The supreme court is the highest court within the hierarchy of courts in many legal jurisdictions. Other descriptions for such courts include court of last resort, apex court, and high (or final) court of appeal. Broadly speaking, the decisions of a supreme court are not subject to further review by any other court. Supreme courts typically function primarily as appellate courts, hearing appeals from decisions of lower trial courts, or from intermediate-level appellate courts.However, not all highest courts are named as such. Civil law states tend not to have a single highest court. Additionally, the highest court in some jurisdictions is not named the "Supreme Court", for example, the High Court of Australia. On the other hand, in some places the court named the "Supreme Court" is not in fact the highest court; examples include the New York Supreme Court, the supreme courts of several Canadian provinces/territories, and the former Supreme Court of Judicature of England and Wales and Supreme Court of Judicature of Northern Ireland, which are all subordinate to higher courts of appeal.
The idea of a supreme court owes much to the framers of the Constitution of the United States. It was while debating the division of powers between the legislative and executive departments that delegates to the 1787 Constitutional Convention established the parameters for the national judiciary. Creating a "third branch" of government was a novel idea; in the English tradition, judicial matters had been treated as an aspect of royal (executive) authority. It was also proposed that the judiciary should have a role in checking the executive power to exercise a veto or to revise laws. In the end, the Framers of the Constitution compromised by sketching only a general outline of the judiciary, vesting of federal judicial power in "one supreme Court, and in such inferior Courts as the Congress may from time to time ordain and establish." They delineated neither the exact powers and prerogatives of the Supreme Court nor the organization of the Judicial Branch as a whole.
Some countries have multiple "supreme courts" whose respective jurisdictions have different geographical extents, or which are restricted to particular areas of law. Some countries with a federal system of government may have both a federal supreme court (such as the Supreme Court of the United States), and supreme courts for each member state (such as the Supreme Court of Nevada), with the former having jurisdiction over the latter only to the extent that the federal constitution extends federal law over state law. However, other federations, such as Canada, may have a supreme court of general jurisdiction, able to decide any question of law. Jurisdictions with a civil law system often have a hierarchy of administrative courts separate from the ordinary courts, headed by a supreme administrative court (such as the Supreme Administrative Court of Finland, for example). A number of jurisdictions also maintain a separate constitutional court (first developed in the Czechoslovak Constitution of 1920), such as Austria, France, Germany, Luxembourg, Portugal, Russia, Spain and South Africa. Within the former British Empire, the highest court within a colony was often called the "Supreme Court", even though appeals could be made from that court to the United Kingdom's Privy Council (based in London). A number of Commonwealth jurisdictions retain this system, but many others have reconstituted their own highest court as a court of last resort, with the right of appeal to the Privy Council being abolished.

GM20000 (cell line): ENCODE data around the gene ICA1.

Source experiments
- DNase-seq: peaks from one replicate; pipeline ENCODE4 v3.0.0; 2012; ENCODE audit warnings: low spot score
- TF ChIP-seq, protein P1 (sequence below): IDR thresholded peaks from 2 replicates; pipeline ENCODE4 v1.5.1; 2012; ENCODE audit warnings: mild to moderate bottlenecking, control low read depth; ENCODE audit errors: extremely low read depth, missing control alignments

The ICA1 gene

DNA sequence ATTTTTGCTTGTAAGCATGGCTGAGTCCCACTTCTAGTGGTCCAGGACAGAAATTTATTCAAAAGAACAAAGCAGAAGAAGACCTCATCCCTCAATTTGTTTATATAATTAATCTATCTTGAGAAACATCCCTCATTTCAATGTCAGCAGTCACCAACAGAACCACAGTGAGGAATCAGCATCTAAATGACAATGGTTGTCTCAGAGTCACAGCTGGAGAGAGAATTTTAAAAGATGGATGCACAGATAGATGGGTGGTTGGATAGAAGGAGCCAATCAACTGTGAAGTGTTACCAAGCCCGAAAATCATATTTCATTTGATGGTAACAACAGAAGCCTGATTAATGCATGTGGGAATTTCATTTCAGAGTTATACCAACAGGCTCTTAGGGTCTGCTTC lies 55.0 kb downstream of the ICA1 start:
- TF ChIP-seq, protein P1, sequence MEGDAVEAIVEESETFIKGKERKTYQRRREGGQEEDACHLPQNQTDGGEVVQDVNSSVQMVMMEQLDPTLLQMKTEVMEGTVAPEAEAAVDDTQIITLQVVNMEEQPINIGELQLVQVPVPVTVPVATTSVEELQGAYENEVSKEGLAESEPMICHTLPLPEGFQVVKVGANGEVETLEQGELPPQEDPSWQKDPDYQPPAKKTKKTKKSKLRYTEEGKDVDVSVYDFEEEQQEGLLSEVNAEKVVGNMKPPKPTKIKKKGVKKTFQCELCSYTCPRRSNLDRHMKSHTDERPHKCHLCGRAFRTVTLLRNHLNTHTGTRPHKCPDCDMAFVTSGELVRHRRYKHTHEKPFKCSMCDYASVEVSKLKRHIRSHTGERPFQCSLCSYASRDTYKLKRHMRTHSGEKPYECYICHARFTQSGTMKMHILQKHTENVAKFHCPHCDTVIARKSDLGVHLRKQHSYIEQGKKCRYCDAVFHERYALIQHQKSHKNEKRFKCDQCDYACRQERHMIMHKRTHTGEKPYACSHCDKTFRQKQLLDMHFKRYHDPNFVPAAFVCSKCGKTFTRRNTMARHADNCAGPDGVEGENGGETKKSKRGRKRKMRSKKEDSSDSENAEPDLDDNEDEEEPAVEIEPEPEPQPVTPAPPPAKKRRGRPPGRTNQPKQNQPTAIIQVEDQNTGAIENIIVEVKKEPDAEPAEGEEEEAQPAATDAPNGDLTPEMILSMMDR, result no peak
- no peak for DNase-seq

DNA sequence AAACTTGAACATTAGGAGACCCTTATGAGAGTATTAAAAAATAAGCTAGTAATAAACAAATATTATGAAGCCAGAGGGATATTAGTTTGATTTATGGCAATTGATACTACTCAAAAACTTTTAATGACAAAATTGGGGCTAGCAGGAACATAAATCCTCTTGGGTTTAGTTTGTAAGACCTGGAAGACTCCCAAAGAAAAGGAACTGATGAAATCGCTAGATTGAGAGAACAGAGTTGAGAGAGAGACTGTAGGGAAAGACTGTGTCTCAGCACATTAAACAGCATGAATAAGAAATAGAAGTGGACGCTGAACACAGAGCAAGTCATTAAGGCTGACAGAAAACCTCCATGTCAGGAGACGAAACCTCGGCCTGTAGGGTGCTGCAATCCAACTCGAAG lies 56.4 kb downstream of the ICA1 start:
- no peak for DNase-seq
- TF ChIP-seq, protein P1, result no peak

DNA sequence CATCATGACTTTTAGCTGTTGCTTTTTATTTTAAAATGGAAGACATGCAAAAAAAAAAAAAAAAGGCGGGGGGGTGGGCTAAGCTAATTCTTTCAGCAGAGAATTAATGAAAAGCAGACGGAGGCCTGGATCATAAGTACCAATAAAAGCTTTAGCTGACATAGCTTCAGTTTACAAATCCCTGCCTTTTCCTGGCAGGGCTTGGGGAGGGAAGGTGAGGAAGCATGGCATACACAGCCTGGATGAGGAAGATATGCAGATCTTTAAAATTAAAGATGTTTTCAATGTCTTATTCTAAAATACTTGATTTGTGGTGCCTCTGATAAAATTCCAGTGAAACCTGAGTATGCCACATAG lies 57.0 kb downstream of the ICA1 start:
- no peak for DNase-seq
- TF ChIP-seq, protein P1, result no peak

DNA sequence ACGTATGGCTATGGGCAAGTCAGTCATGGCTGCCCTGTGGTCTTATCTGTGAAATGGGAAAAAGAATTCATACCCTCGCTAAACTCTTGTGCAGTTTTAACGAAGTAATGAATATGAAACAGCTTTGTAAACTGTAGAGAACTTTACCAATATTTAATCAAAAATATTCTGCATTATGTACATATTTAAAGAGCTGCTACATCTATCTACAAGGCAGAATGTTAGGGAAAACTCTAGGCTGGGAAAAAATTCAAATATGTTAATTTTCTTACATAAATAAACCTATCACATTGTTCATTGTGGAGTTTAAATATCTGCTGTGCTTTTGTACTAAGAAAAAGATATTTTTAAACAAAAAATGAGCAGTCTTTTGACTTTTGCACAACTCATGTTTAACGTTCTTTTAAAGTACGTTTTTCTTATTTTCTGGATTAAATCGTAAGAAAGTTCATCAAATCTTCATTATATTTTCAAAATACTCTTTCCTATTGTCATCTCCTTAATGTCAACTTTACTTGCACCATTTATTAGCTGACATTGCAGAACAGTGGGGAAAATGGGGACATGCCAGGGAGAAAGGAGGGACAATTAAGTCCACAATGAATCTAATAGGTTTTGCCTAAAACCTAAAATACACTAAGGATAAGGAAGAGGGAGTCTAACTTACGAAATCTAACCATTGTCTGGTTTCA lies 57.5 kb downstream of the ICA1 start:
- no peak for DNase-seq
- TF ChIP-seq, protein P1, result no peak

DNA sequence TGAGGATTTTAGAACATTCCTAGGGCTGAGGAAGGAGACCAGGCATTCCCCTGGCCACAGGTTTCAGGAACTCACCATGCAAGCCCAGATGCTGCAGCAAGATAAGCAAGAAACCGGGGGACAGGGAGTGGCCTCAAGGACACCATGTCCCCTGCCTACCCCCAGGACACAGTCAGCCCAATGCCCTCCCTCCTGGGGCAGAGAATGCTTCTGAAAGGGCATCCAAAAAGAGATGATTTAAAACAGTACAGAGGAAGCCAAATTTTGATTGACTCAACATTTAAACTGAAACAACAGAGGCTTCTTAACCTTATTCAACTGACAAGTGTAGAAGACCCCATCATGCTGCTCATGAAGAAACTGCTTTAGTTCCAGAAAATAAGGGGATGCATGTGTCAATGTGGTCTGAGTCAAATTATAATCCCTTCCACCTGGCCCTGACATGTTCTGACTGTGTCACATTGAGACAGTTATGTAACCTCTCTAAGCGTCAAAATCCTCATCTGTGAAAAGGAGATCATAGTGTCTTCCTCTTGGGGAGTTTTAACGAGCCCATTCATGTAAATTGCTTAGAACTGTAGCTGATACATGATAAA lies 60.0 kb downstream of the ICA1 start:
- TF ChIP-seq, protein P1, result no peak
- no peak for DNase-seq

In jurisdictions using a common law system, the doctrine of stare decisis applies, whereby the principles applied by the supreme court in its decisions are binding upon all lower courts; this is intended to apply a uniform interpretation and implementation of the law. In civil law jurisdictions the doctrine of stare decisis is not generally considered to apply, so the decisions of the supreme court are not necessarily binding beyond the immediate case before it; however, in practice the decisions of the supreme court usually provide a very strong precedent, or jurisprudence constante, for both itself and all lower courts.
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